Even though Christmas Day it is still over a month away, the anticipation and lead up to it can cause stress and anxiety. Depending on the amount of stress and anxiety the though of Christmas Day causes, it may be taking up quite a bit of your time and energy now.*
There are three main steps to reducing stress on Christmas Day.
The first step is to zoom in and identify exactly what is stressing you.
Throwing your hands up and saying I hate Christmas, it's all too hard isn't actually that helpful. What exactly is causing the stress. Let's have a closer look at this.
There can be complex reasons why this is not a great time for people. There are six listed below. How many stresses on the following list can you identify with? What else not on the list i cuasing you stress.
1. Finalising the hosting arrangements. Where to be, who is hosting it? Delegation of tasks. Who is bringing the pudding? Who is attending? In some families this is fairly stable, in other families it swaps and changes every year.
2. Working out the logistics of travel. Are you at one place for the day, or does your Christmas Day involve driving? Do you have enough time to digest before going from one Christmas meal to the next?
3. Loss. How can you honour someone who is no longer with you? How do you deal with grief, your own and others around you?
Do you feel part of a group of friends?
If you answer no, you are not alone..
Nearly 30% of Australians over 18 years of age reported that they rarely or never felt part of a group of friends.
Loneliness is not just caused by not having enough friends.
Hence the saying that you can feel lonely in a crowd.
Feelings of loneliness are to a large extent caused by our perception of our social connectedness. It is related to how connected we feel.
The good news is by working on your thinking about social situations you can change how lonely you feel.
It's one thing to know that changing our thinking can help reduce our feelings of loneliness.
But how do you change your thinking?
Announce that this year there are no gifts
PLUS A BONUS TIP
KEEP THE RECEIPT
You don’t want to be the parent when the gift doesn’t work, and have to line up in JB-HiFi to replace it on Boxing Day, only to be told that they are out of stock.
What is a Kris Kringle?
*A Kris Kringle is when each person buys a gift for just one person in a group, hence reducing excess and cost. There are many variations.
If it is pot luck , here are three variations of how to distribute the gifts.
Christmas Day is not really the day to lecture people about resilience.
What is your number one tip to reduce Christmas gift stress? Have you tried the 'no gifts this Christmas' one?
If you would like to continue this conversation you are welcome join the discussion at the Facebook group Creating Christmas Calm.
Early intervention can make an enormous difference in children's lives. Anxiety and depression impact on functioning. They reduce cognitive flexibility, impair decision making, reduce attention and concentration, impact negatively on friendships, create loneliness.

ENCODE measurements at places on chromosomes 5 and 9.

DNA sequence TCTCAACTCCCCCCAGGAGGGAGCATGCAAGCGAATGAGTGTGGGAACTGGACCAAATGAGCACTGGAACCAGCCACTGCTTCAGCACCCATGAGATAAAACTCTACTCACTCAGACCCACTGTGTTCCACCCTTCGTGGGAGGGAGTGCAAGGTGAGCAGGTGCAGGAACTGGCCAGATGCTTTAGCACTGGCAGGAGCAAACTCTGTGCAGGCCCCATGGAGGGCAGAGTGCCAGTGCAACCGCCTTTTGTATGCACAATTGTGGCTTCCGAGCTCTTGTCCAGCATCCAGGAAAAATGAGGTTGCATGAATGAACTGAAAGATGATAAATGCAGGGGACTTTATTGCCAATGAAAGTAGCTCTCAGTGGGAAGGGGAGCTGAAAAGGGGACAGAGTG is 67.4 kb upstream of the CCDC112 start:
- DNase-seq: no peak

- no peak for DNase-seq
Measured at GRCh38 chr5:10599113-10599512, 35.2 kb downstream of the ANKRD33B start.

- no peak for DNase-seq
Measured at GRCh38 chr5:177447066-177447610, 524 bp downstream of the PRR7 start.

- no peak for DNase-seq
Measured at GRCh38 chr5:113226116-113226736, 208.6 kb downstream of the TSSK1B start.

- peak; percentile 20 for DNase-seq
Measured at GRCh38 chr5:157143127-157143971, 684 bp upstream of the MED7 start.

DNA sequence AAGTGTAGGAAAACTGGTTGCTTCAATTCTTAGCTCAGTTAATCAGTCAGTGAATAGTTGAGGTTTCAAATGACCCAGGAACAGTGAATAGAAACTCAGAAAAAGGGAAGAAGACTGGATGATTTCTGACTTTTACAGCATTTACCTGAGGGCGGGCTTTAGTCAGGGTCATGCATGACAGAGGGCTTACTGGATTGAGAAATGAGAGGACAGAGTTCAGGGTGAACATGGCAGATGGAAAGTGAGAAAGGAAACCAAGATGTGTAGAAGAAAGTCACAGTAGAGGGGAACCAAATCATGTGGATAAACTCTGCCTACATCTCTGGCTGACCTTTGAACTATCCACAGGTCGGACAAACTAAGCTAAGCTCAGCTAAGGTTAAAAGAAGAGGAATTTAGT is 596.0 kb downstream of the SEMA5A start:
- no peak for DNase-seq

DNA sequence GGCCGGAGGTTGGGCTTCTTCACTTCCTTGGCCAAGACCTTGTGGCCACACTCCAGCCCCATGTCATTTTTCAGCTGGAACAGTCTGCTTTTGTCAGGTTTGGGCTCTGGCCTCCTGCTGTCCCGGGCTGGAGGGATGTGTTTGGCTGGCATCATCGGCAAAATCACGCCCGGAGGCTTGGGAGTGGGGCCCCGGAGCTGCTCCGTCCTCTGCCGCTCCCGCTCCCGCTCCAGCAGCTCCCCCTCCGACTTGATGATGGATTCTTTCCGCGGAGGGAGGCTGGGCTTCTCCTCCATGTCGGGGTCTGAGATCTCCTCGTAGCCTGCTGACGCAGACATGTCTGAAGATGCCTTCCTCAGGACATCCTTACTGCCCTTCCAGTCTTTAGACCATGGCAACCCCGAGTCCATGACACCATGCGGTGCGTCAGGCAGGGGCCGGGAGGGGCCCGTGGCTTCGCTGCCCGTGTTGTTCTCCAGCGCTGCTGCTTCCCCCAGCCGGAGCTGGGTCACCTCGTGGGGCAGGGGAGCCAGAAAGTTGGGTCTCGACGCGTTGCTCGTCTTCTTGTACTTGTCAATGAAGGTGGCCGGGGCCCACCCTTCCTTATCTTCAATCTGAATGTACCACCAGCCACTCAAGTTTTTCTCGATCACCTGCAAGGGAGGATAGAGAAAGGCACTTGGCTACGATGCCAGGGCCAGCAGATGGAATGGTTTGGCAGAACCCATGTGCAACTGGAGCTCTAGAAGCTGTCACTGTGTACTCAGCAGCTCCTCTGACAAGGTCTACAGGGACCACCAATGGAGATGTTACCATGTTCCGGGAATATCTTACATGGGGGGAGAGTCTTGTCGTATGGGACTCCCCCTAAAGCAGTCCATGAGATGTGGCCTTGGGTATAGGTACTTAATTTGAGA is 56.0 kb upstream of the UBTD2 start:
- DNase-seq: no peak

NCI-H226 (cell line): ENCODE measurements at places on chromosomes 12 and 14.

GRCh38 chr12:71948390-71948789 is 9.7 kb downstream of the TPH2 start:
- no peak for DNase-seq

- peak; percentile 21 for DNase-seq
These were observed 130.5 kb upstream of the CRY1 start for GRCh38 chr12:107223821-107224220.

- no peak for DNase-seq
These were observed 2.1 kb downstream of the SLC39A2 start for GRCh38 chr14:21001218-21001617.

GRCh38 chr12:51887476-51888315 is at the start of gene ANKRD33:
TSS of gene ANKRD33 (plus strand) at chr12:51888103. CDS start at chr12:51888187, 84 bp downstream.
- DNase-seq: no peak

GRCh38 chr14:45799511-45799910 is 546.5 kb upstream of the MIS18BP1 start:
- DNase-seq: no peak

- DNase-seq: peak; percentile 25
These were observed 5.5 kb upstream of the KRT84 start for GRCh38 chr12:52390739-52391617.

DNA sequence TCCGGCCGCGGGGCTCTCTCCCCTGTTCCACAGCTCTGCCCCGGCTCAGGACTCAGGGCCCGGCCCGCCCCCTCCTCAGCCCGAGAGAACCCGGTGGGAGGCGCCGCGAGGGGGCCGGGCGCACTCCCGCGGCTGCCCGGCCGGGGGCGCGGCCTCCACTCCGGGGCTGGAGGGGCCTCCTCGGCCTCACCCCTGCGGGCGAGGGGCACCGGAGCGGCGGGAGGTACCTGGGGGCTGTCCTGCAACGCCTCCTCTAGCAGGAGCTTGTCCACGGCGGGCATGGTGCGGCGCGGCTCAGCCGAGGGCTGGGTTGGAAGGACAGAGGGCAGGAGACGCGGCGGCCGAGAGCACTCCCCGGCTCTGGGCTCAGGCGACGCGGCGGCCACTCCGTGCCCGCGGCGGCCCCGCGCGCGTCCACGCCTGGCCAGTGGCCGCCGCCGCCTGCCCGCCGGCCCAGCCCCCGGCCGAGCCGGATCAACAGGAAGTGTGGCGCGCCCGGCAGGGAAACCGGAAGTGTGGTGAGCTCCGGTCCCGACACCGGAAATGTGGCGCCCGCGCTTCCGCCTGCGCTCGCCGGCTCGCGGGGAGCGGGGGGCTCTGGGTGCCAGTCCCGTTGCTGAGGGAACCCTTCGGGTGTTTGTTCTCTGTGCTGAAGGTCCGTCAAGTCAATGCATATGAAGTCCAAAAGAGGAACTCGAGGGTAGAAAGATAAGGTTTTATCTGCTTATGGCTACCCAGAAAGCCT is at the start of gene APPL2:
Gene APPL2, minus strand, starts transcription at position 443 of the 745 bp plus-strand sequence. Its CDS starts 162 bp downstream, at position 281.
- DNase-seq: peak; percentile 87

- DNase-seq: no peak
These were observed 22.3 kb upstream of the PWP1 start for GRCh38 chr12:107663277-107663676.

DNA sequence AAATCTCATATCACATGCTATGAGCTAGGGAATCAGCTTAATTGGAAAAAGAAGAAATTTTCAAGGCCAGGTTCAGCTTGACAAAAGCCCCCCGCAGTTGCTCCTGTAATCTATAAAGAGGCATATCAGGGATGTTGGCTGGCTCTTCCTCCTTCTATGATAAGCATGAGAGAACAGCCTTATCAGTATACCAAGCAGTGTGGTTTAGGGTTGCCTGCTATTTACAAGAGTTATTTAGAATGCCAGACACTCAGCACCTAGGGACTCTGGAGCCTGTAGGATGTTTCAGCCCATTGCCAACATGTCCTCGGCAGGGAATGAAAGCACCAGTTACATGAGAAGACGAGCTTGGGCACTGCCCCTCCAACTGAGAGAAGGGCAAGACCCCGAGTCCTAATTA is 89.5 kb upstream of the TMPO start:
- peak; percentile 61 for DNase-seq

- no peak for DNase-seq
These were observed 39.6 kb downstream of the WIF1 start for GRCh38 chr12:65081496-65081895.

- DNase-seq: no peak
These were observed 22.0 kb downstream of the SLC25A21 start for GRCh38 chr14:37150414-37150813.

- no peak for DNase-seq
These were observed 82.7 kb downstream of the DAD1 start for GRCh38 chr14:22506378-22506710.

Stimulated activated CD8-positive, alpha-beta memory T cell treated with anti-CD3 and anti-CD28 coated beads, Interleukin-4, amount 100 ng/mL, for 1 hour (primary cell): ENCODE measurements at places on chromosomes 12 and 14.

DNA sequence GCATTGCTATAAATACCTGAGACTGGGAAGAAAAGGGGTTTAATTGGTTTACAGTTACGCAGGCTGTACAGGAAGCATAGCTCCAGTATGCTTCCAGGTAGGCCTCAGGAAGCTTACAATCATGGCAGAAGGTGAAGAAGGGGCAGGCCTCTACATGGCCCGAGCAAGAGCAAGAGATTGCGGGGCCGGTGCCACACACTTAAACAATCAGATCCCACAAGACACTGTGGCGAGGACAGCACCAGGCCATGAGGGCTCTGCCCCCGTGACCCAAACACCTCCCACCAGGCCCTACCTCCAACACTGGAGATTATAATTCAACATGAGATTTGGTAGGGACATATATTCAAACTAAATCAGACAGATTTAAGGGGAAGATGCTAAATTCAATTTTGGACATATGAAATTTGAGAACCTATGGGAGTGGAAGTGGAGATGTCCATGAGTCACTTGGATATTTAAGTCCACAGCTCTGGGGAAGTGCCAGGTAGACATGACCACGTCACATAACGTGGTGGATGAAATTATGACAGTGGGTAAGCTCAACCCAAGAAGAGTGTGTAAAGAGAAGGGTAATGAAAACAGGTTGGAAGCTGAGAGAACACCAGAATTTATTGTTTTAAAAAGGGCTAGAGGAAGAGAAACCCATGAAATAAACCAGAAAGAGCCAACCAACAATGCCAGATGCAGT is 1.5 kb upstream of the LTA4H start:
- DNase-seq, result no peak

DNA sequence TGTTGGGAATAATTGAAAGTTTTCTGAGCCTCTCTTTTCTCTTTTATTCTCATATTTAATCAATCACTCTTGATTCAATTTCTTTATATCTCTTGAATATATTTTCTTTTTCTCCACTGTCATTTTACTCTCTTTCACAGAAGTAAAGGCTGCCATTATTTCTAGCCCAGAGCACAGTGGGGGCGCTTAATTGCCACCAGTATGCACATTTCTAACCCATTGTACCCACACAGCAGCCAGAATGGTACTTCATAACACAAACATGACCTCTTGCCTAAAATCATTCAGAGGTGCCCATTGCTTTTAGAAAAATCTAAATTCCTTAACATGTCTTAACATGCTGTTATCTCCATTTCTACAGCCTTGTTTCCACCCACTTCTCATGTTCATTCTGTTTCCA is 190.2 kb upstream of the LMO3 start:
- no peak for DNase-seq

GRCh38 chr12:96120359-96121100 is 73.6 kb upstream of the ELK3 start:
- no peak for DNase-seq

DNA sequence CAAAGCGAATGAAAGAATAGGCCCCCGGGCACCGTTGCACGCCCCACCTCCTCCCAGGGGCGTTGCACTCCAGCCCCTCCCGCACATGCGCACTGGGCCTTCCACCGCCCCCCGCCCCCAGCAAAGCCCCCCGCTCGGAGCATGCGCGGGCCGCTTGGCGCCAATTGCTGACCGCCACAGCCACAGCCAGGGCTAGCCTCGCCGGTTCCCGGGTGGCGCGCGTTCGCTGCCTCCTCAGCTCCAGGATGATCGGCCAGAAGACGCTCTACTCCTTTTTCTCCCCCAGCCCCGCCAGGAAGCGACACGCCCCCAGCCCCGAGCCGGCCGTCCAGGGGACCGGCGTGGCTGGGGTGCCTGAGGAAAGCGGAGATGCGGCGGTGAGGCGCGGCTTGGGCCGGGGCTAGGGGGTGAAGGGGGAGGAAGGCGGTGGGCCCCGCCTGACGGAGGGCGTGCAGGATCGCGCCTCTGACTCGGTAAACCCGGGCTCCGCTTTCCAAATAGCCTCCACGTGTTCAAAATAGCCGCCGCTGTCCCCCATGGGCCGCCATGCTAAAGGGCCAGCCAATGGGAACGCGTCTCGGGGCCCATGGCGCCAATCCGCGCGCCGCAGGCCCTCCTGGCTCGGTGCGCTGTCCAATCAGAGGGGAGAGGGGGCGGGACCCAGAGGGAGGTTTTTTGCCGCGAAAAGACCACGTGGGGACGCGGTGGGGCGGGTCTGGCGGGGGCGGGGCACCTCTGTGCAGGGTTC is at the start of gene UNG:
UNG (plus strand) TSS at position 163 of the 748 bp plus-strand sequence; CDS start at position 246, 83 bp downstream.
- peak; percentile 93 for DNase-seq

Early intervention helps your child learn about the mind body connection; how thoughts and feelings are connected; and positive strategies for managing their anxiety and depressive symptoms. It can give them tools for life.
Your child or adolescent may seem fine on the outside, but if they are asking for help, trust that they need it.
Therapy at a young age is playful, engaging, and practical. And depending on the situation, it can be very short term, a couple of sessions can make a difference.
Don't wait to see if they 'grow out' of it.
Contact Kim at Positive Young Minds on 0408533515 or email firstname.lastname@example.org to book an appointment to discuss your child's needs.
Carrying around the ‘shoulds’ and ‘have to’ of Christmas is exhausting, stressful and can cause anxiety. There are ways to manage this, particularly using mindful awareness and self-compassion and create some Christmas calm.
It’s not called the ‘weight’ of expectations for nothing!
So what are expectations?
Expectations are guidelines, written and unwritten rules about behaviour. They create boundaries and provide guidance. For example you are expected to walk before the age of 12-15 months and be talking before starting kindergarten. .
You are expected to do your homework, obey the teacher, eat your dinner etc…. You are expected to obey the law, be a good neighbour, a good friend.
Is there a purpose to expectations?
Expectations are one way society and families encourage behaviour and growth for the good of your development as a child and teenager, and that of the community. The broad aim is for you to become a functional human being who makes a positive contribution to society.
Then there are individual family differences based on culture, religion, family structure, birth order, personality etc. For example in some cultures girls are expected to be married young, and not pursue further education.
As you entered adolescence you probably rebelled at many/some of these expectations, but you probably also carried many of them into adulthood.
In adulthood, on top of family of origin and society expectations you now have expectations from your work place and expectations from your partner, and maybe your children.
And then there's consumer expectations.
And, if that’s not enough you also have the thick layer of consumer ‘expectations’. In a world where economic growth is still valued above all else we seem to have really internalised the ‘greed is good’ doctrine in our society. You are encouraged to buy, to have more, to be good consumers. It is an insidious expectation. It is difficult, but not impossible, to take a mindful approach ad actually see expectations for what they are.
How can we manage all these expectations?
First, step back. What happens when you simple observe and notice all the expectations and it feels to have them? Look at them again. Where have they come from? Are they necessary, important, do they add to your life?
You can see the ‘shoulds’ and ‘have tos’ for what they really are; they aren’t rules by which you have to live by, they aren’t absolute truths, they are just thoughts your mind is holding on to. By seeing this you can you can choose to let go of expectations that have no meaning or satisfaction for you. And knowing this you can choose.
Making your own choices
You can choose to participate in activities leading up to Christmas that you value. That bring joy to your heart and that of your family. You can choose activities that focus on kindness, gratitude, togetherness. You don’t need to be religious to tap into the good will that exists at this time of the year, where most people are actually actively trying to make other people happy.